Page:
Resistance welder


I am curious to try out the small prototype someone has built. Who owns it ?


Afaik, VHS owns it.

Maybe @LoialOtter or @ninetynein know more about it?


@JohnC built it actually


@JayTheDude was the one testing it out most recently. I think he was re-winding the transformer on it. It’s VHS, go nuts. Don’t die.


It was made by @JohnC many years ago, and only recently got unearthed. I
doubt he cares about it. Feel free to try it out (it doesn’t work) or fix
it. More windings on the secondary required, I think.


Yeah, I am going to take it home today to work on it, as I have the needed copper wire.
@Rob let me know what your plans are, we could work on it together!


Well, jaythedude never got back to me. But I’ve been thinking about another idea. How about using a SMPS , which are surely more plentiful than microwave oven transformers anyway. Change the voltage feedback sense resister, Couple of fatter output capacitors, how hard could it be ?

I wonder if there’s a few old AT power supplies already kicking around the hackspace already ?


Haha, what!

Dude, I thought you were going to get back to me! :slight_smile:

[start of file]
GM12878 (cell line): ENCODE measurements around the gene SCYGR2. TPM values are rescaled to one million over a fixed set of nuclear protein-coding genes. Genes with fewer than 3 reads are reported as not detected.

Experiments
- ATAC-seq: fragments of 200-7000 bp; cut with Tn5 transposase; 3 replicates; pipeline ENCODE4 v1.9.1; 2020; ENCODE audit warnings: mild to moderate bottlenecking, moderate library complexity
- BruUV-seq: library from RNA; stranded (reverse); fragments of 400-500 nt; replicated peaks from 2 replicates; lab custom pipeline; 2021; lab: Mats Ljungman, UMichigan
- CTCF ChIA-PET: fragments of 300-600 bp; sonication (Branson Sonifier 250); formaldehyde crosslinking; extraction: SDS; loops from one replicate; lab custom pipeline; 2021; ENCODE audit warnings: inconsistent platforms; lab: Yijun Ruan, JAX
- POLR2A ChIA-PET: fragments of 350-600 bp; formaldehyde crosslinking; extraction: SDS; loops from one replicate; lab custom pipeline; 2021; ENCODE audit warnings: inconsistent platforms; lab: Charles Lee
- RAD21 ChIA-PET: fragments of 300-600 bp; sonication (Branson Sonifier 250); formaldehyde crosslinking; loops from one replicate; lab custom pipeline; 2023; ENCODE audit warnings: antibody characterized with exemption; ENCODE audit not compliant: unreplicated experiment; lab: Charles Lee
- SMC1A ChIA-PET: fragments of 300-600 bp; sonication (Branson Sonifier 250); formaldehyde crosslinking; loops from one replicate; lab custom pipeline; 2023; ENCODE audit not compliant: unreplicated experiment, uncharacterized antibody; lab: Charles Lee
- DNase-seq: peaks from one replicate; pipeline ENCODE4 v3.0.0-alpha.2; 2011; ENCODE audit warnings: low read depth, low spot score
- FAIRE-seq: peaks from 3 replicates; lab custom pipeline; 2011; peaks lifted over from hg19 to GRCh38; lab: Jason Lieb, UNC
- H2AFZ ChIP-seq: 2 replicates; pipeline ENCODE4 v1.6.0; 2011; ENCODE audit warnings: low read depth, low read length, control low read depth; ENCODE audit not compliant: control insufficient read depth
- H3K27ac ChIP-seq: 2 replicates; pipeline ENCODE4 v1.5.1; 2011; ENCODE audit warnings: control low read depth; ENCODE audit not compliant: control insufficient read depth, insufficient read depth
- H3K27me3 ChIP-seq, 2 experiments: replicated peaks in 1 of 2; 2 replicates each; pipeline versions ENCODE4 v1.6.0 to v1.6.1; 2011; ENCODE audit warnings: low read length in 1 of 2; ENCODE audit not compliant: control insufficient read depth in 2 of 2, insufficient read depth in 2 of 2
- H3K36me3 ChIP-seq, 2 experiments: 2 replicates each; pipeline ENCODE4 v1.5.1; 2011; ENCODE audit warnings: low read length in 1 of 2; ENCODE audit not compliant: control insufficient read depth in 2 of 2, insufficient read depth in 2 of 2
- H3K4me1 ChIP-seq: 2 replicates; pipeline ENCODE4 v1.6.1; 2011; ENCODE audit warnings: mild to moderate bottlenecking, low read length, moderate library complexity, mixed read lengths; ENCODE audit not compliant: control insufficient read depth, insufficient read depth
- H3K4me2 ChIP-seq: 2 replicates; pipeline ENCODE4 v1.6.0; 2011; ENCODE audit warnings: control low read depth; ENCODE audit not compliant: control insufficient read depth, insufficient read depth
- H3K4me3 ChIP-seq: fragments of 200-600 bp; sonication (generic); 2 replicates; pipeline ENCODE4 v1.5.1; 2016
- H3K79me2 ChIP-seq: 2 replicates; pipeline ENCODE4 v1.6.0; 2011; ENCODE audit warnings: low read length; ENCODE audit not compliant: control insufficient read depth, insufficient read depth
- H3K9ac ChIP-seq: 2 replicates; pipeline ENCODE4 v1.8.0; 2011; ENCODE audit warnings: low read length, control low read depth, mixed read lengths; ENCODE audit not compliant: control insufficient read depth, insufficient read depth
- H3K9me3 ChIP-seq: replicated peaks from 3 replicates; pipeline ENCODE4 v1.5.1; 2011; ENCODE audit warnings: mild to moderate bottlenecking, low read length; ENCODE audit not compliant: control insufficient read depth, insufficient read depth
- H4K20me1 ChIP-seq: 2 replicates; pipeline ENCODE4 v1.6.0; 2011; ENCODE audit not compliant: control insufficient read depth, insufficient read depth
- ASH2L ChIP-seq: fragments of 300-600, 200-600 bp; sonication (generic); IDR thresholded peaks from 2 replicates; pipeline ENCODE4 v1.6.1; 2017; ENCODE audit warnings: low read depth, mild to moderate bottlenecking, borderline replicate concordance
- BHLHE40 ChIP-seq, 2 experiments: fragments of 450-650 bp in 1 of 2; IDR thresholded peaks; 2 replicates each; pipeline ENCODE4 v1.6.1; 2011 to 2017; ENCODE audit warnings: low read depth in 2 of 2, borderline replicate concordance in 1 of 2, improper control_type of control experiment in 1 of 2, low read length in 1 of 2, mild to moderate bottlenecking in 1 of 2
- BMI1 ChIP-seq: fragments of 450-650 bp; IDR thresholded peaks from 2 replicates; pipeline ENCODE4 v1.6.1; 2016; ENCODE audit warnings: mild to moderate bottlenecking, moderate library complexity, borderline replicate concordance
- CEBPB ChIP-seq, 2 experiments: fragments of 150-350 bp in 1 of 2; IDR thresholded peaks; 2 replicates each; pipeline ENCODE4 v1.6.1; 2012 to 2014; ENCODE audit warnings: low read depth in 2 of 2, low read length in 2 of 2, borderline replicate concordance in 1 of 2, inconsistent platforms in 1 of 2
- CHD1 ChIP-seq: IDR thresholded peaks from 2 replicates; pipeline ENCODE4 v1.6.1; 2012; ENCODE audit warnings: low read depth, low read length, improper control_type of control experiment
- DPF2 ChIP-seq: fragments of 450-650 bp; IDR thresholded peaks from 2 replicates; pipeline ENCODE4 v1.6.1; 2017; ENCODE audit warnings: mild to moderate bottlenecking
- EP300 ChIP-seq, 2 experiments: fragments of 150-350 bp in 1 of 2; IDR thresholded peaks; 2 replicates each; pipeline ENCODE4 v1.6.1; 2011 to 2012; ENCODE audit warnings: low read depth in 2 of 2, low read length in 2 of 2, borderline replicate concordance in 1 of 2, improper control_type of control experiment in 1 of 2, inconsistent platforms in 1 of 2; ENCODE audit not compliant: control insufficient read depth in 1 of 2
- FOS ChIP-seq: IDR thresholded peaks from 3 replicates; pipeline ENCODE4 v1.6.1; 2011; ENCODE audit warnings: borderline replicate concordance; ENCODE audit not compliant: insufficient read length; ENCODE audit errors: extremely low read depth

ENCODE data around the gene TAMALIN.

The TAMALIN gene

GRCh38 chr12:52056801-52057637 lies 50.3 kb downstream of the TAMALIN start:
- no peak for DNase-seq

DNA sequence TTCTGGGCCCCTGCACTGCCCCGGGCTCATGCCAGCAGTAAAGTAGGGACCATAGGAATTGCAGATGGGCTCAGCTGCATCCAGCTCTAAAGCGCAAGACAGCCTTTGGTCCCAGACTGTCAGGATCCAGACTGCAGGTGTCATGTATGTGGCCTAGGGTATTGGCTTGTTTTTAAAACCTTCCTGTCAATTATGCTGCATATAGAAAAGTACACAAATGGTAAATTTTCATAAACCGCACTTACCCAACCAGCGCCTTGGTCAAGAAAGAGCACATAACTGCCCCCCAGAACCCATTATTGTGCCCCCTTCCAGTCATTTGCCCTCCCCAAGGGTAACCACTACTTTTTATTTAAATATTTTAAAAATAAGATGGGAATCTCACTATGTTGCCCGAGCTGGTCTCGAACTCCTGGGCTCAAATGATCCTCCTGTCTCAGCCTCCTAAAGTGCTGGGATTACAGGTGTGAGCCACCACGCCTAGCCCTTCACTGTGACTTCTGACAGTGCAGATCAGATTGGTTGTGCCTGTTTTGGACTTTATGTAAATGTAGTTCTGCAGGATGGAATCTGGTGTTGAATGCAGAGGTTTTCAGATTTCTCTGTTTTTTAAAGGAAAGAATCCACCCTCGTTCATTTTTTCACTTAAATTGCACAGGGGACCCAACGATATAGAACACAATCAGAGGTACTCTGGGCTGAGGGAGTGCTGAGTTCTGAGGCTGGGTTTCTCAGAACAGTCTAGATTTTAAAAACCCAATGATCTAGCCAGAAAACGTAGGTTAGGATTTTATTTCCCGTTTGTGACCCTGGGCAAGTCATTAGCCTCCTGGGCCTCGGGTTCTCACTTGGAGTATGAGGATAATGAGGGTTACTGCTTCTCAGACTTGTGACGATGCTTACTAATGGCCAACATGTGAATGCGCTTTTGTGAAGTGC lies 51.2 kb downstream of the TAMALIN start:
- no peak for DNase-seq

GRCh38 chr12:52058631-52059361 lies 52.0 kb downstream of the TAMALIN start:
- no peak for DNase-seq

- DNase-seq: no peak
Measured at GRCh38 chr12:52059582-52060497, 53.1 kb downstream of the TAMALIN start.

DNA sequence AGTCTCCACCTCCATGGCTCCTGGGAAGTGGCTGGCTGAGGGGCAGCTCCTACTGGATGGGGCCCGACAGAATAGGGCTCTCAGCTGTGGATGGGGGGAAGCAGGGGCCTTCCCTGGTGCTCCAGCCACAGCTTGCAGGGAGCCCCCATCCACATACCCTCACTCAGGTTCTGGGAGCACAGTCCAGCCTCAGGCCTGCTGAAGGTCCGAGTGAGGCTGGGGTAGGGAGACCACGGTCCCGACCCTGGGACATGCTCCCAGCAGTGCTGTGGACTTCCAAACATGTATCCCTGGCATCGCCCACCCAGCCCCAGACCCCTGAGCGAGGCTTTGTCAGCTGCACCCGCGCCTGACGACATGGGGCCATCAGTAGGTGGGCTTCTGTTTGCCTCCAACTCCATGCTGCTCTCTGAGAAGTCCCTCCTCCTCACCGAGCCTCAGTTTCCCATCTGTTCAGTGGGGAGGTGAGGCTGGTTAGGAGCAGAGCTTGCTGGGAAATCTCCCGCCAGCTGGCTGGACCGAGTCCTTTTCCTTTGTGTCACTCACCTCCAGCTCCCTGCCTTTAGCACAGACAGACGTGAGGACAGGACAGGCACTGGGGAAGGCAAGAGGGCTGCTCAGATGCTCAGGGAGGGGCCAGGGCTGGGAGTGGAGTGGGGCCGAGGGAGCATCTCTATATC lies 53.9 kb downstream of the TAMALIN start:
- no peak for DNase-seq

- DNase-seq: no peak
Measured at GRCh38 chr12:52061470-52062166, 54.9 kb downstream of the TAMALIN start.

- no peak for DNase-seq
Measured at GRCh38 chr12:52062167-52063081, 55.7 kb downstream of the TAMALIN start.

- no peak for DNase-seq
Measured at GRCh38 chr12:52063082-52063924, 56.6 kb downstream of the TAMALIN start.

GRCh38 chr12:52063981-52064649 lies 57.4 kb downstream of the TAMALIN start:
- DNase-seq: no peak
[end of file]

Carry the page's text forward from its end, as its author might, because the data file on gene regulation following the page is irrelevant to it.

And yes there ar quite a few ATX Hanging around


So did you wire up the secondary ? How did it work ?


I’m still working on it, I’m in the middle of rewinding it. My prognosis is that it is not powerful enough to arc weld therefore it needs a second transformer. At the moment it can melt through 0.5 inch nails, which is pretty cool!

I have read a few articles on the web and they all say it needs to transformers

Btw it is better to message me on slack, I’ll respond much quicker!


Sorry, I don’t have access to slack.
I suspect there’s probably little advantage to spot welding over pop rivets unlessyour doing production or just arc welding some half inch nails or whatever you said.
BTW, I googled your name and there’s a lawyer who practices administrative law in Vancouver.IS that a coincidence or are you that lawyer ?

Anyway, let me know if you need any help or parts/material. I would be interested to try it out.



The is a good guide to protective glasses and shields.

Working many years on a farm I used class 1, eye glasses which were my
regular glasses with impact resistant lenses. These were sporting eye
glasses, but not squash glasses. And only used class 2 glasses for
grinding, and metal / concrete work.

I don’t see carpenters wearing class 2 glasses, have you?


I have started using class 2a eye protection as I find the dust in the air is bothering my eyes when using a class 1, and I have occasionally ended up with dirt/sweat in my eye causing a safety issue while operating power tools. The one drawback is they fog up fairly frequently, I just use it as an indicator that I need to take a short break.


Dust is a good point.


Thanks for posting the link, good information there about welding glare protection.
Curiously though there is no darkness number vs current level recommended for spot welding.


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